>Do I need to sparge at a certain temp? and how much water do I use?
No, just rinse the grains.  Don't go above 170F, but 150F is fine.  Again, don't worry about it.  Use about the same amount of water as you used for steeping, but don't worry about it too much.

>When should I add the extract?  How much? Which types?
If it's a full boil, add the full amount of extract at the beginning.  If it's less than a full boil, add less extract and add the rest with ~15 minutes left.  Or add it all in the beginning, it'll be fine.

>Should I use a bag for the hops or let them go into the primary fermenter?
Your call, there's no right answer.

>How do I know when to transfer (siphon) the beer into the secondary?
When the gravity is roughly where you expect it to be and is stable for 3 days, rack it to secondary.

>How do I know when to bottle (rack)?
Dry hop for 3 - 14 days typically, bottle after that.  Taste it and decide when it tastes the way you want it to.  It might be hard to know since it will be warm and flat, but you've got to learn at some point to predict the final flavor of the beer based in how it tastes in the carboy.

>Do I add the dry hops when transfering into the secondary or do I steep them and add to the wort with sugar at bottling time?
In secondary.   Not at bottling, although that could be an interesting experiment.

>Should I add the hops in a different order and/or boil for different times? 
I boil with whole hops and dry hop with pellets, I find it easier on my system but yours might be different.  And I think pellets give me better dry hop flavors and aromas than whole hops.  Your hop schedule seems fine otherwise, you'll have to taste it and decide how/if to tweak it based on how you want it to taste.

>I've also got Irish Moss.  When should I add this?
Last 15 minutes of the boil.  I've never heard of rehydrating Irish moss though. :-\  And an ounce is WAY too much, try a tsp instead.

>Should I ferment/condition at certain temps?
Yes.  Ferment on the low end and you'll probably like it better.  Don't let it hit 70F if you can help it.

Let us know how the batch turns out.
Tom Schmidlin

Offline hokerer

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Re: First attempt.....
« Reply #7 on: December 22, 2010, 06:39:14 AM »

>Should I ferment/condition at certain temps?
Yes.  Ferment on the low end and you'll probably like it better.  Don't let it hit 70F if you can help it.

And, just so you know, the 70F is not the air temp where the fermenter is but rather it's the actual temp of the fermenting wort.  Fermentation generates its own heat so the wort temp can be 5-10F higher than the air.
Joe

Offline ipaguy

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Re: First attempt.....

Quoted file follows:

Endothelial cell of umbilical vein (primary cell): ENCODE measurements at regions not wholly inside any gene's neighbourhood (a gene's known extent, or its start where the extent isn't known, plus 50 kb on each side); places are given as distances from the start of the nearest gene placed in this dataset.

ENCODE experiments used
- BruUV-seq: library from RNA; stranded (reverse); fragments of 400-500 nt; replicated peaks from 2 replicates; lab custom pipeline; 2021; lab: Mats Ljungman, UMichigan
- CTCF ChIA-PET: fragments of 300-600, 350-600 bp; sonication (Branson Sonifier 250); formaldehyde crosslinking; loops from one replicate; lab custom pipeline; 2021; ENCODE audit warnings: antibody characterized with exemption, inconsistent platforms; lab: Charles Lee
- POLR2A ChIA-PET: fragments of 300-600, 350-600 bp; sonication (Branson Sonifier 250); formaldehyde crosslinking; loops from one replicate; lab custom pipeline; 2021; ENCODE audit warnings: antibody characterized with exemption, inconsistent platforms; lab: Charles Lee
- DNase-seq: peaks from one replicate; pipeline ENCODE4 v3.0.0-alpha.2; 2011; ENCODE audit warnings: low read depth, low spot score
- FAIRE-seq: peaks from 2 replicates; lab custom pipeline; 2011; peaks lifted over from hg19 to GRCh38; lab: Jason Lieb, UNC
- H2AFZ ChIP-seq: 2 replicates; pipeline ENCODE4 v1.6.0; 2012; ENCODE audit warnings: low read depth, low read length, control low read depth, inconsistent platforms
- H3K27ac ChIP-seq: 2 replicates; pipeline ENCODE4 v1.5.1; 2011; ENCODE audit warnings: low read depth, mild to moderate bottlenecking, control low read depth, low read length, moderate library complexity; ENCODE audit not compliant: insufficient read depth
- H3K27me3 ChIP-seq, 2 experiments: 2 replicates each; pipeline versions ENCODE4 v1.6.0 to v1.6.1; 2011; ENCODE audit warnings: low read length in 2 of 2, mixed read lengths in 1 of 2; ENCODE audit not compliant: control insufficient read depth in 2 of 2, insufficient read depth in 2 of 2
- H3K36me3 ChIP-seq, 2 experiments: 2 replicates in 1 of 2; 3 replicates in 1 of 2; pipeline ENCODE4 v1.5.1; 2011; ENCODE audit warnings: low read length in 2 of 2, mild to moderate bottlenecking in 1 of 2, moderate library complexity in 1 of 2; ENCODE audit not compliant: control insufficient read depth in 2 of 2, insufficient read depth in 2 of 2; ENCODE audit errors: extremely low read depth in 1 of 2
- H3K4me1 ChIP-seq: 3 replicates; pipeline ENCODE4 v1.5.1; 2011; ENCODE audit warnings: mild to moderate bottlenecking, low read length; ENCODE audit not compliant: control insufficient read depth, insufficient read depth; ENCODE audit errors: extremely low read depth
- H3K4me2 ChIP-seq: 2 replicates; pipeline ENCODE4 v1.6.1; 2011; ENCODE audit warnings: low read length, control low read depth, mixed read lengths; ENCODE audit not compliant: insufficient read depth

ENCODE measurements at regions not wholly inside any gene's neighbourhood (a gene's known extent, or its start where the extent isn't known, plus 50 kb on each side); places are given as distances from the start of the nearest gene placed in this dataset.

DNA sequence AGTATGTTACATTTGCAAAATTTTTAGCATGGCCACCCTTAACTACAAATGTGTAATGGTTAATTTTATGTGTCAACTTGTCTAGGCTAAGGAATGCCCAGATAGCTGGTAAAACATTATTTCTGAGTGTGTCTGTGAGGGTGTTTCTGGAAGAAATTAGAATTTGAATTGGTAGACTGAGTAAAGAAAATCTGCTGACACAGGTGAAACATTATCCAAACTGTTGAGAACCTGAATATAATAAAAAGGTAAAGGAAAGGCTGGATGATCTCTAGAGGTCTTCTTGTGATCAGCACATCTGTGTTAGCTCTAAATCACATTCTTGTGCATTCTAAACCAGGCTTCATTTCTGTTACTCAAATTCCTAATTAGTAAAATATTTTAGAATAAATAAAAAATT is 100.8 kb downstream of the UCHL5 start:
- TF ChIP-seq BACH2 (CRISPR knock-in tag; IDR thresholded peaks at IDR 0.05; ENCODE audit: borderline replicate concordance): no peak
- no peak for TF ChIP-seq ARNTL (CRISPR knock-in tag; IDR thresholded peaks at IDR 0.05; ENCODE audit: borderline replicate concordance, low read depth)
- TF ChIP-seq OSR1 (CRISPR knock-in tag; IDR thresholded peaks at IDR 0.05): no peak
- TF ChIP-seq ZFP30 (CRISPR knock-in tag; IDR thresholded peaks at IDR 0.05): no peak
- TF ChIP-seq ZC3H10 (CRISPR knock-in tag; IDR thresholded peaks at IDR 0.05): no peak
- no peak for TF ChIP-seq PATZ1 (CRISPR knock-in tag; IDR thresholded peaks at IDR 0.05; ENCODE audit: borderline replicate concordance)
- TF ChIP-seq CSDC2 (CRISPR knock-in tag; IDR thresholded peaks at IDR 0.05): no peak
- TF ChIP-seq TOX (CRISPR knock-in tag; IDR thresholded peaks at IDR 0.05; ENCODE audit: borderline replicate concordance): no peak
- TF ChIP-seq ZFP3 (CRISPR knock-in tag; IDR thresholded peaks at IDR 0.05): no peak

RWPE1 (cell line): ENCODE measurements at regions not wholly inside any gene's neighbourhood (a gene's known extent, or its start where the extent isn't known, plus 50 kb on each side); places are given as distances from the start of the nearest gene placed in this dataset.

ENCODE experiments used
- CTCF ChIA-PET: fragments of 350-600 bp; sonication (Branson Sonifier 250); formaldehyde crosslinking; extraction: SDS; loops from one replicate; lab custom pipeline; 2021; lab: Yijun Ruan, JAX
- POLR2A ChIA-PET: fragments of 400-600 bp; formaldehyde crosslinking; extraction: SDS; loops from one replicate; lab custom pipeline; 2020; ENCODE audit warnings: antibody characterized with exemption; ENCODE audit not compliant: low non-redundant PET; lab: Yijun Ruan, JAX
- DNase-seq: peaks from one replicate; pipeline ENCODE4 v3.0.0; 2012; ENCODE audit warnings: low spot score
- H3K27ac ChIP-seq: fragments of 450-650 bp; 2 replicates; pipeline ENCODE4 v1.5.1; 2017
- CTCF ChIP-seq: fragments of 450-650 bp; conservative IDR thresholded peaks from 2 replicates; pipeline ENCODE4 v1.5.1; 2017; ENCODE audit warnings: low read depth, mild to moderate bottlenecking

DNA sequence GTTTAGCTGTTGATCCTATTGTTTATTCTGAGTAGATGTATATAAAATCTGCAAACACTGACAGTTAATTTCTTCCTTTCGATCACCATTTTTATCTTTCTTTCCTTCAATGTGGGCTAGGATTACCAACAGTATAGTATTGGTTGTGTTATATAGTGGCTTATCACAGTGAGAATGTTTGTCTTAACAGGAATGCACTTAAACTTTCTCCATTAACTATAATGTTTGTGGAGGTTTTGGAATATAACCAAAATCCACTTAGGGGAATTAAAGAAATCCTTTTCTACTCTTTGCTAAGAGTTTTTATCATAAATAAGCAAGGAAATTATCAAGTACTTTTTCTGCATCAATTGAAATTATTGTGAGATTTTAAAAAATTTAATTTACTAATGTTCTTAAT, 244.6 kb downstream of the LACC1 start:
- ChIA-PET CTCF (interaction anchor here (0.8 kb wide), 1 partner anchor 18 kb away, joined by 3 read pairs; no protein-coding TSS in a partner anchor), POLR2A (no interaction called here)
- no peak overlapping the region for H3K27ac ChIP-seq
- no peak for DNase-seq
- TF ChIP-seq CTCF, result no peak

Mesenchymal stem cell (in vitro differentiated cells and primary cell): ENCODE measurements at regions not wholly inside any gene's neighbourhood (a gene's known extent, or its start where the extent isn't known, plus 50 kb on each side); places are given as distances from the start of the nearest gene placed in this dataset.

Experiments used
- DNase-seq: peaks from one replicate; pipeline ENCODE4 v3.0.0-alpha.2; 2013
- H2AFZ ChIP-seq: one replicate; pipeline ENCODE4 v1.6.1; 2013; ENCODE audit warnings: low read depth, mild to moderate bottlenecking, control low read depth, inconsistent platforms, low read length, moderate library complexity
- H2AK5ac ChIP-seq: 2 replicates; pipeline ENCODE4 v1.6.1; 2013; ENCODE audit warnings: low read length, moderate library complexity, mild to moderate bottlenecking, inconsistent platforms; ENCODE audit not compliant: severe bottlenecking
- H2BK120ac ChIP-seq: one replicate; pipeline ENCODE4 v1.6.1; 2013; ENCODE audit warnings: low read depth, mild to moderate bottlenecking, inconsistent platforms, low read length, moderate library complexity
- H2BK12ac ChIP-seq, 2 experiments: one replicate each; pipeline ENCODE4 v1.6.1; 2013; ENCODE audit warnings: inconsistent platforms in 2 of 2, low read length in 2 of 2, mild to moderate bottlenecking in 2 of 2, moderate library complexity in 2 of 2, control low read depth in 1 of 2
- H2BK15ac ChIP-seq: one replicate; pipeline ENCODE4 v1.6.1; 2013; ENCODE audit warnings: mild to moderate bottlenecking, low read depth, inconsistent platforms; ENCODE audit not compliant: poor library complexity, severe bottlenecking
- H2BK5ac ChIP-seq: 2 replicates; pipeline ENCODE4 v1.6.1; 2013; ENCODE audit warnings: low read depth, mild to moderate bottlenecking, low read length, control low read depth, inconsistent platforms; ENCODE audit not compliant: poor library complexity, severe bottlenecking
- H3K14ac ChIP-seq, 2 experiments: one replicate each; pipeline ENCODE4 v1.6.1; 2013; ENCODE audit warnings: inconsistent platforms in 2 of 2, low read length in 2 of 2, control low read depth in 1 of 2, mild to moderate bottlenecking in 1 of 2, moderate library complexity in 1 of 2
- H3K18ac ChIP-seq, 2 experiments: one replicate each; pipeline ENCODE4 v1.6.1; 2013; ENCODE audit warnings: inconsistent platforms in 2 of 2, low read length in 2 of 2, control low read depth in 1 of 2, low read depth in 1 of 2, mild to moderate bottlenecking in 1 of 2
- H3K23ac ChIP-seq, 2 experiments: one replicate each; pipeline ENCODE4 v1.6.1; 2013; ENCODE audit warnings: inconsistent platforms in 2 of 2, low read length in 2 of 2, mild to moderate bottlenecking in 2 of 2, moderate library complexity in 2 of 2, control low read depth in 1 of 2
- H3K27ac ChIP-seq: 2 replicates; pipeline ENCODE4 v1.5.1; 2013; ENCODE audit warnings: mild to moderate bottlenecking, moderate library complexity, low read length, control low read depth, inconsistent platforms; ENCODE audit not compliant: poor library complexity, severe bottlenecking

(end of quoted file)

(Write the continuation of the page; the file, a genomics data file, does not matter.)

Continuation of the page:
« Reply #8 on: December 22, 2010, 08:39:12 AM »

...
>What temp should I steep at?
Whatever.  ~150 is fine, you're mostly dissolving sugars not mashing.  The difference in your final product between mashing .5 lbs of rye malt at 148F vs 158F is negligible.  Everything else is being steeped.  Don't stress about it too much.
...
>Do I need to sparge at a certain temp? and how much water do I use?
No, just rinse the grains.  Don't go above 170F, but 150F is fine.  Again, don't worry about it.  Use about the same amount of water as you used for steeping, but don't worry about it too much.

If I'm reading the OP's modified recipe right it looks like he's got 2.5 lbs of Munich malt in his grain bill in addition to the 0.5 lbs. of rye malt.  That sound like enough to justify doing a true mini-mash & sparge.  I would suggest that if he wants to make things a little easier on himself he could reformulate his recipe to use more of the Munich LME and use crystal rye rather than rye malt.  Then it's just a matter of steeping in a fairly small grain bag.  There should be no shame involved in doing extract w/ steeping grains rather than a mini-mash.
« Last Edit: December 22, 2010, 08:53:22 AM by ipaguy »
Primary: gotlandsdricke/alt/dunkel hybrid
Secondary: pale barleywine,
Bottled:  Gotlandsdricke
               Oatmeal/blackberry stout
               Honey Kolsch

Offline smthgfshy

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Re: First attempt.....
« Reply #9 on: December 22, 2010, 11:22:04 AM »
Holy hops batman!!  the responses have been great!!  Ok, so, I won't worry about it and try to follow all the suggestions that have been illuminated.  These have, of course lead to a further set of questions such as:

What is the difference between a partial-mash, mini-mash, full mash, and steep? 
What are the advantages of steeping/mashing at certain temps other than others?
Where should my specific gravity stabilize at?  How do I figure out what it should be now that I've added other grains/hops?  What do high/low gravity readings mean for my beer (other than alcohol content)?
What's the difference between sparging and rinsing?